"Put the Power of Television advertising to work for you"

post

Ice-out is time for trophy northern pike By Larry Myhre

Reprinted from the Sioux City Journal

If your goal is to catch a trophy northern pike, the best time to do it is coming soon.

The big, old females, those 20-pound-plus leviathans, move into shallow bays to spawn even before the ice goes out. By the time the ice leaves the bays, the spawn is usually over, but those hogs stay around, basking in the warmer water those bright, sunny spring days often bring.

And the good news is, they can be caught.

Much of what these big females are foraging on is winter-killed fish that are lying on the bottom. If your lake has shad, the bottom might be littered with dead fish. And big catfish will join northerns in this feeding frenzy. If there are no shad, rest assured there will be other fish offering meals to the cruising northerns.

South Dakota’s massive Oahe Reservoir is a definite destination for early northern pike fishermen. Just about any of the lake’s many shallow bays will offer good fishing.

For years I would make an annual trip to fish with my friend Steve Nelson who lives in Pierre and is definitely one of the best shore fishermen up there.

While you can definitely catch these big fish from a boat, most of the early anglers fish from shore.

As anyone who has spent much time around water knows, the ice leaves the shallow bays first while the main lake remains in an icy grip. So shore fishermen might get as much as two weeks head start on the northerns before the boats can even get there.

Here’s how we would go about it.

Our rods were long and rather heavy. I used the same rods I used for downrigging at the time, eight-and-one-half feet long, medium heavy action. We would attach big spinning reels spooled with 12-pound-test monofilament.

Our terminal tackle consisted of a 12-inch steel leader with a swivel on one end and a snap on the other. Our hook was a size 1 treble. Our bait was frozen smelt which we obtained at local grocery stores or tackle shops.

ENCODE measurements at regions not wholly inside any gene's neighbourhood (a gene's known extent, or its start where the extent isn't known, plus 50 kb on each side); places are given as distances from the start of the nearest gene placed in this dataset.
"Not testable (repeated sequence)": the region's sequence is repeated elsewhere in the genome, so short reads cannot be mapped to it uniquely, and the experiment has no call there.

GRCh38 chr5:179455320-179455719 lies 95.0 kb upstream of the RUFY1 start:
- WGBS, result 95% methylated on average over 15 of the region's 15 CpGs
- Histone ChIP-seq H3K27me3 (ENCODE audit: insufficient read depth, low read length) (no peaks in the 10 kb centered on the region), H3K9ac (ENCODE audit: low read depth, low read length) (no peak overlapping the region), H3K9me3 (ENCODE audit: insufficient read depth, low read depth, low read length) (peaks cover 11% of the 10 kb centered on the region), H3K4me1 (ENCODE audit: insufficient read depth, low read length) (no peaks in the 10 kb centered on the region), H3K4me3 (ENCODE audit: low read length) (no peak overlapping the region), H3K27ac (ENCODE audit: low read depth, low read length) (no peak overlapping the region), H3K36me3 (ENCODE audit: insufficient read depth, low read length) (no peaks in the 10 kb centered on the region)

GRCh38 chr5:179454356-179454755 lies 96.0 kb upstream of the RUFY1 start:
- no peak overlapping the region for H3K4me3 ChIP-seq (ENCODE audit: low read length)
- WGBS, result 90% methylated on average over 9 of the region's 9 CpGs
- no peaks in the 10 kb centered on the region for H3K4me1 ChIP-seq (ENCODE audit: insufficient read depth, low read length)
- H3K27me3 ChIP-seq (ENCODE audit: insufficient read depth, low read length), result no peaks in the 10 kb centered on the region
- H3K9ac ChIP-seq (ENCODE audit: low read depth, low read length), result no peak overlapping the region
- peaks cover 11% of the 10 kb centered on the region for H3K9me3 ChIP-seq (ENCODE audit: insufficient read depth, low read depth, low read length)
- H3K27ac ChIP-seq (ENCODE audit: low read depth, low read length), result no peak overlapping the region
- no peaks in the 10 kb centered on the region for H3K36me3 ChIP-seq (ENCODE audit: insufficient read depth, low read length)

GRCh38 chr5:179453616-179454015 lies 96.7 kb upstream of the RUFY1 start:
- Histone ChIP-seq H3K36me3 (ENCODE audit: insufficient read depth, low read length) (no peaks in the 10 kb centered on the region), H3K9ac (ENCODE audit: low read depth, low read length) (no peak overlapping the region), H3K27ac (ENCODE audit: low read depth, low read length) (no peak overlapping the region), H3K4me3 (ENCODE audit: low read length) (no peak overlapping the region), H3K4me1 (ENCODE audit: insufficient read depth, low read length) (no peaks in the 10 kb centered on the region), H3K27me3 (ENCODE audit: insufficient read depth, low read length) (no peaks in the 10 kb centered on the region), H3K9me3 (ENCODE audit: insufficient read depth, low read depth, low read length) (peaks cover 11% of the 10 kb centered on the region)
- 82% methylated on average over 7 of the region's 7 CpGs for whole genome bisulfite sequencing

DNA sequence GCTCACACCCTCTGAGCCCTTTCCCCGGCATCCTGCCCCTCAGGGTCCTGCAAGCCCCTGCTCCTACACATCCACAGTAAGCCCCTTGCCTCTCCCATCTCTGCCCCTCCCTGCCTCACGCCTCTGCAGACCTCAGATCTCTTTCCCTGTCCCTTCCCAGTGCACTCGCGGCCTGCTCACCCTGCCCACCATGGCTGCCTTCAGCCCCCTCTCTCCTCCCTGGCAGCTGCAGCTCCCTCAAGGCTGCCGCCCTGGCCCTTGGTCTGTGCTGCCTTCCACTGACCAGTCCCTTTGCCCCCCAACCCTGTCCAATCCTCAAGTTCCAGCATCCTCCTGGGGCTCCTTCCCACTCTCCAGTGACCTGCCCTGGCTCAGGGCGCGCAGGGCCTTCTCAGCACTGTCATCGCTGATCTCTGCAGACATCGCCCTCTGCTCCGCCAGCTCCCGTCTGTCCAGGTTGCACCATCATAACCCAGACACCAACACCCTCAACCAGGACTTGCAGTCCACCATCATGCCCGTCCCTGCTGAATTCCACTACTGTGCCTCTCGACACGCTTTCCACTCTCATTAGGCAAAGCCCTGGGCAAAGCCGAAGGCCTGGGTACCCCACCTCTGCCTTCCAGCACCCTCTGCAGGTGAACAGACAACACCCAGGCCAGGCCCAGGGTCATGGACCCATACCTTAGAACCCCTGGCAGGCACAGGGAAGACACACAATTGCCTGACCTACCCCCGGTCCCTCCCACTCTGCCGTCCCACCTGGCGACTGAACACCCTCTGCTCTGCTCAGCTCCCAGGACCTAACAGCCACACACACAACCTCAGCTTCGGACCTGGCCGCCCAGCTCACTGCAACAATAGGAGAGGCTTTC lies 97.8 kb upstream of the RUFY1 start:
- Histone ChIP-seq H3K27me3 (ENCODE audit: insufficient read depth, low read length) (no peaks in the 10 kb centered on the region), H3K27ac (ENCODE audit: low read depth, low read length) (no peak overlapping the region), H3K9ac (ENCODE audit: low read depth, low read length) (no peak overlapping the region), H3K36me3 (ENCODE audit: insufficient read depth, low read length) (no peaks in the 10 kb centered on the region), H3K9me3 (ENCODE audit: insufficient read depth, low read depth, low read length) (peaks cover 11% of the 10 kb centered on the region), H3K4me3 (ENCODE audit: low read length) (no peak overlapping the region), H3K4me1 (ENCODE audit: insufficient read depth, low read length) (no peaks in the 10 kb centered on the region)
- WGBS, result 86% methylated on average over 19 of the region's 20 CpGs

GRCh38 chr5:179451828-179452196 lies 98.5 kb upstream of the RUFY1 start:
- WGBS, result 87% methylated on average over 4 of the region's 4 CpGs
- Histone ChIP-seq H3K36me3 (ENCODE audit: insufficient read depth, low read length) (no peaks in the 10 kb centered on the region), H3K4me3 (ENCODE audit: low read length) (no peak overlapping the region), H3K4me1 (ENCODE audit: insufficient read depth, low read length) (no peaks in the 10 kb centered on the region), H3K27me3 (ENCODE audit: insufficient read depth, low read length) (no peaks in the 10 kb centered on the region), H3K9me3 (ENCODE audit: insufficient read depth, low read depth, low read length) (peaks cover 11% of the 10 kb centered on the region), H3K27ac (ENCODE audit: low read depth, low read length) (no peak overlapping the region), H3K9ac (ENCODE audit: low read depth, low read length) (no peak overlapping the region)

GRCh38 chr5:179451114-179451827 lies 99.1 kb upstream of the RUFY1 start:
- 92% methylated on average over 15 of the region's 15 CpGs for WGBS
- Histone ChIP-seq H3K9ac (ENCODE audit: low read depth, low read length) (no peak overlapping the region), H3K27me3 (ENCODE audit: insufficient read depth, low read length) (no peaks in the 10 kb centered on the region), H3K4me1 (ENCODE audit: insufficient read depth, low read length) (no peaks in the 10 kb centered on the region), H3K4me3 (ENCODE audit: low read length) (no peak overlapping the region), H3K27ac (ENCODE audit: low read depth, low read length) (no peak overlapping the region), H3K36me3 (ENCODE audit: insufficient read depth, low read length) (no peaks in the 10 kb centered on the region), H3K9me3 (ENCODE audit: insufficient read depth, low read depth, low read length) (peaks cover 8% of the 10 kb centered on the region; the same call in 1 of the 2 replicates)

We preferred to cast our smelt out onto a flat coming off the shoreline.

Here’s the method. Take one of the smelt and insert the shank of the treble hook into it at mid body. Push the shank through and attach the eye of the hook to the snap.

Using a kind of lob cast, throw the rig as far out as you can, making sure the smelt doesn’t fly off. Then let the whole rig sink slowly to the bottom. [Read more…]

post

Small Waters Big Fish Gary Howey

  The sun was lighting up the morning sky in brilliant shades of pink and blue as we made our way west from the Ramkota Inn, Pierre, South Dakota and it appeared to be the beginning of a beautiful day for fishing.

Good friend Steve Nelson, Pierre, South Dakota had been trying to get us out his way for several years to sample some of great fishing the stock dams, the smaller bodies of water in the area had to offer. Many of the ponds and stock dams he had bragged about were located on the 115,997 acres Fort Pierre National Grasslands, while others were scattered throughout the privately owned range land in that part of the state.

These smaller bodies of water are found throughout the upper Midwest and contain catchable populations of bass, bluegill, sunfish and catfish.

In mid July, when we finally made the trip west, the temperatures can easily reach ninety plus degrees. The day before we arrived, the temperatures had been in the high nineties, with similar weather predicted the two days we would be there, because of this, we would start fishing around sunrise, during the early morning.

It was close to seven am when we pulled into the pasture and as we arrived at the stock dam; it looked as if we would have to spend some time trying to locate the fish as the shoreline weeds gave them plenty of places to hide..

Because of the weedy shoreline, we would be fishing out of two Coleman Crawdad boats, oaring our way through the thick weed beds and then using electric trolling motors to work along the deeper water of the outside edges of the weeds.

Armed with one sixty-fourth and one-sixteenth ounce jigs tipped with tiny pieces of crawlers, we probed the ten-foot water between and along the outer edge of the weed line.

As Larry pulled us away from the shore, I rigged up a micro jig with a small piece of crawler and worked it between the weed pockets.

When using such a small jig, light line is necessary and as I fed my four-pound line from my reel, keeping a tight line, following the jig to the bottom, it suddenly paused, then darted off to the right. I set the hook, not knowing what to expect, then, my ultra light rod doubled over with the drag on my small spinning reel began to scream.

Whatever had engulfed my lure was putting up a good fight and as I worked it to the surface, an angry bull bluegill came up alongside the boat. The thick ten-inch plus fish was at least one pound, and only the beginning of several dozen of the big fish who would fall prey to our offerings. [Read more…]